... but they don't :? ... at least not on the priming calculator I use on the Brewer's Friend websit, that one there (link), is that the one you're talking about?

They clearly mark the "Temperature of Beer" field with a "(see below *)" note ... and when you scroll down the page to find the asterisked note it says ...
Brewer's Friend Priming Calculator wrote:* Temperature of Beer used for computing dissolved CO2:
The beer you are about to package already contains some CO2 since it is a naturally occurring byproduct of fermentation. The amount is temperature dependent. The temperature to enter is usually the fermentation temperature of the beer, but might also be the current temperature of the beer.
... they then go on to explain what temperatures are probably best to use in what circumstances, explain the calculations used and add "caveats" around the calculations for whenever temperatures have been varied ... many of the points made in the discussion above :? ... fair enough, if we want to open up the debate here then finding other people's experiences might prove really useful, but they've made all of their "buyer beware"-type assumptions quite clear :?

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Re: Bottling without priming

Post by MTW » Mon Jan 08, 2018 4:08 pm

PhilB wrote:
Mon Jan 08, 2018 3:27 pm
Hi MTW

Ermmm ...
MTW wrote:
Sun Jan 07, 2018 10:07 am
... the Brewersfriend/Beersmith calculators have to be (at best) very unclear in asking for 'bottling' temperature ...
... but they don't :? ... at least not on the priming calculator I use on the Brewer's Friend websit, that one there (link), is that the one you're talking about?

They clearly mark the "Temperature of Beer" field with a "(see below *)" note ... and when you scroll down the page to find the asterisked note it says ...
Brewer's Friend Priming Calculator wrote:* Temperature of Beer used for computing dissolved CO2:
The beer you are about to package already contains some CO2 since it is a naturally occurring byproduct of fermentation. The amount is temperature dependent. The temperature to enter is usually the fermentation temperature of the beer, but might also be the current temperature of the beer.
... they then go on to explain what temperatures are probably best to use in what circumstances, explain the calculations used and add "caveats" around the calculations for whenever temperatures have been varied ... many of the points made in the discussion above :? ... fair enough, if we want to open up the debate here then finding other people's experiences might prove really useful, but they've made all of their "buyer beware"-type assumptions quite clear :?

Cheers, PhilB
You're right to highlight that! I think it must be a relatively recent, and welcome update to their site, which obviously acknowledges this sort of discussion.
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Re: Bottling without priming

Post by PhilB » Mon Jan 08, 2018 6:00 pm

Hi MTW
MTW wrote:
Mon Jan 08, 2018 4:08 pm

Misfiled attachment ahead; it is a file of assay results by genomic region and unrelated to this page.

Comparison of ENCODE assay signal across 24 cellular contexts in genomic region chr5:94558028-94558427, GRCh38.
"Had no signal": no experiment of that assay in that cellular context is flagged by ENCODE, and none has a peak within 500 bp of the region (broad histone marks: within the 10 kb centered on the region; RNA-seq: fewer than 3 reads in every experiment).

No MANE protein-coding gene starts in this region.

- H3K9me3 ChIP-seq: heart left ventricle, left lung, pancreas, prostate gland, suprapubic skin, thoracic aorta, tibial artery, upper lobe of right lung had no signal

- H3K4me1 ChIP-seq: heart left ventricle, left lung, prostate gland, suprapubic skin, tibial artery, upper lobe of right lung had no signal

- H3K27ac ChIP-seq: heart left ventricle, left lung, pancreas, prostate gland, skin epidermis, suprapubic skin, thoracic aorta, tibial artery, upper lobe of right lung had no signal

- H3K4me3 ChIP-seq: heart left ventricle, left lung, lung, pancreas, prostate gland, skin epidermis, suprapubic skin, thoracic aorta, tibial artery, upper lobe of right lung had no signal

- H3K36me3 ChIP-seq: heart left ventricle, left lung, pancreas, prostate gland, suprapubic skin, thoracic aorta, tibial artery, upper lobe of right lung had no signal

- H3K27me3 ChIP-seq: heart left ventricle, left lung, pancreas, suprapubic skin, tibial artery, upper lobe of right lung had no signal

You're right to highlight that! I think it must be a relatively recent, and welcome update to their site ...
... well, jaroporter was quoting that text on here nearly two years ago (link), so I don't think it's that new :? ... but hey, who's got time to "read the manual" when there's beer to be brewed :wink:

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Re: Bottling without priming

Post by jaroporter » Mon Jan 08, 2018 6:23 pm

:lol: Phil i was just thinking i was sure it wasn't that recent an update but my memory isn't always great! seems like i was giving the same advice back then as now too!

forums do tend to have more than a hint of deja vu to them but hey it's good to chat and sometimes new things come to light :beer:
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Re: Bottling without priming

Post by MTW » Mon Jan 08, 2018 6:53 pm

PhilB wrote:
Mon Jan 08, 2018 6:00 pm
Hi MTW
MTW wrote:
Mon Jan 08, 2018 4:08 pm
You're right to highlight that! I think it must be a relatively recent, and welcome update to their site ...
... well, jaroporter was quoting that text on here nearly two years ago (link), so I don't think it's that new :? ... but hey, who's got time to "read the manual" when there's beer to be brewed :wink:

Cheers, PhilB
My bad, although their app on my phone still asks explicitly for 'Temperature at Bottling' (see below). I'm pretty sure the online one matched the term on the app originally, though admittedly further back than i would have guessed. In my (continued) defence there are other pages/apps that still refer only to 'present' temperature or just 'beer temperature' (such as Northern Brewer and Brewzor) without expanding , as far as I can see. I don't have Beersmith and may have mistaken Matt's comments in regard to exactly what that asks for; I don't know. Looking further around, it certainly seems like there's been enough discussion for others to have joined BF in giving a more sophisticated explanation.

Now has anyone got a spare dissolved CO2 meter or test kit? :D